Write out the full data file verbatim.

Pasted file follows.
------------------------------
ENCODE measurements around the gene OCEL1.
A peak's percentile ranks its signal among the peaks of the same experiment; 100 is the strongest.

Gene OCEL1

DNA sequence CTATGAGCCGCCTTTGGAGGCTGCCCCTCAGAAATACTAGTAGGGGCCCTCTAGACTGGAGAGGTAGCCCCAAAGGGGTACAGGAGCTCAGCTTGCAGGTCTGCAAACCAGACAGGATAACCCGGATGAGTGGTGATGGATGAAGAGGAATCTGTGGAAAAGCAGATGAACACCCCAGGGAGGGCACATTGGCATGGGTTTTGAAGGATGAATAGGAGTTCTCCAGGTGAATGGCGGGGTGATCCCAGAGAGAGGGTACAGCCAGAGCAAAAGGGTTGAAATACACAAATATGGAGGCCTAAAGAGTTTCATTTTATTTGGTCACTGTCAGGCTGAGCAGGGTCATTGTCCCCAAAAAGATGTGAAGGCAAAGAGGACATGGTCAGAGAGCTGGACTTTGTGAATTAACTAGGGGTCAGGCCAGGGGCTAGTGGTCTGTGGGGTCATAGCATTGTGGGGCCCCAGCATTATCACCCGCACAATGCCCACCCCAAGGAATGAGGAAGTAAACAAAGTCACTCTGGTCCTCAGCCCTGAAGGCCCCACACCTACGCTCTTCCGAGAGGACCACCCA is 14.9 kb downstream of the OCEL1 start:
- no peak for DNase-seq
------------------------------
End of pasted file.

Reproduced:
ENCODE measurements around the gene OCEL1.
A peak's percentile ranks its signal among the peaks of the same experiment; 100 is the strongest.

Gene OCEL1

DNA sequence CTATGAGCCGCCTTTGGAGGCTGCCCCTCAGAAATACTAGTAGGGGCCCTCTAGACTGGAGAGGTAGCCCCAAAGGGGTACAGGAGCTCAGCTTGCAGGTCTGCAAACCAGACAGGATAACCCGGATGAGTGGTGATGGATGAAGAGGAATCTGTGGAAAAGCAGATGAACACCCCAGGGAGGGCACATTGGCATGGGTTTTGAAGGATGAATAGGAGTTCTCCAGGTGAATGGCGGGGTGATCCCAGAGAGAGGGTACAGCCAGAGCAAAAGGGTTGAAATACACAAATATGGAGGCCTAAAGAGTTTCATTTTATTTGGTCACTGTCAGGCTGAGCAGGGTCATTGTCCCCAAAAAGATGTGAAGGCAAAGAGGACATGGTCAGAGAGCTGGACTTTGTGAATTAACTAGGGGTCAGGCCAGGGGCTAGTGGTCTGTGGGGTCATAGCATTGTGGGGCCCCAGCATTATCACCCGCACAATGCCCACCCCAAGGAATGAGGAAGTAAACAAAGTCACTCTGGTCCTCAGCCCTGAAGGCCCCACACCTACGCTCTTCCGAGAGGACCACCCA is 14.9 kb downstream of the OCEL1 start:
- no peak for DNase-seq